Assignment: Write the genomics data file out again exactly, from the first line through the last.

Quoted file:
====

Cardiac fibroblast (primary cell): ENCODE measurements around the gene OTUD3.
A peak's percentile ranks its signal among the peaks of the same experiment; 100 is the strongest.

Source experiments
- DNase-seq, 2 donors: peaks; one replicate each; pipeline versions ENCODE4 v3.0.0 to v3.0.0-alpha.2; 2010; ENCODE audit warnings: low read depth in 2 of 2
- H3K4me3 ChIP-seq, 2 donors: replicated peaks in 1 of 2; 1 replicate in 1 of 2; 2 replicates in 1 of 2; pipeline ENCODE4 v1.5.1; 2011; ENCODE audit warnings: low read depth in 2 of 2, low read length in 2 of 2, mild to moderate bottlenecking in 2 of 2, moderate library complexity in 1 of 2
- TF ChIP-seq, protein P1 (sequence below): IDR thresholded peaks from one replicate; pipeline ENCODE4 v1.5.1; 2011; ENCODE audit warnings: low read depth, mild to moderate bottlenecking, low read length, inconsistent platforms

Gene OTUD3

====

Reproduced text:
Cardiac fibroblast (primary cell): ENCODE measurements around the gene OTUD3.
A peak's percentile ranks its signal among the peaks of the same experiment; 100 is the strongest.

Source experiments
- DNase-seq, 2 donors: peaks; one replicate each; pipeline versions ENCODE4 v3.0.0 to v3.0.0-alpha.2; 2010; ENCODE audit warnings: low read depth in 2 of 2
- H3K4me3 ChIP-seq, 2 donors: replicated peaks in 1 of 2; 1 replicate in 1 of 2; 2 replicates in 1 of 2; pipeline ENCODE4 v1.5.1; 2011; ENCODE audit warnings: low read depth in 2 of 2, low read length in 2 of 2, mild to moderate bottlenecking in 2 of 2, moderate library complexity in 1 of 2
- TF ChIP-seq, protein P1 (sequence below): IDR thresholded peaks from one replicate; pipeline ENCODE4 v1.5.1; 2011; ENCODE audit warnings: low read depth, mild to moderate bottlenecking, low read length, inconsistent platforms

Gene OTUD3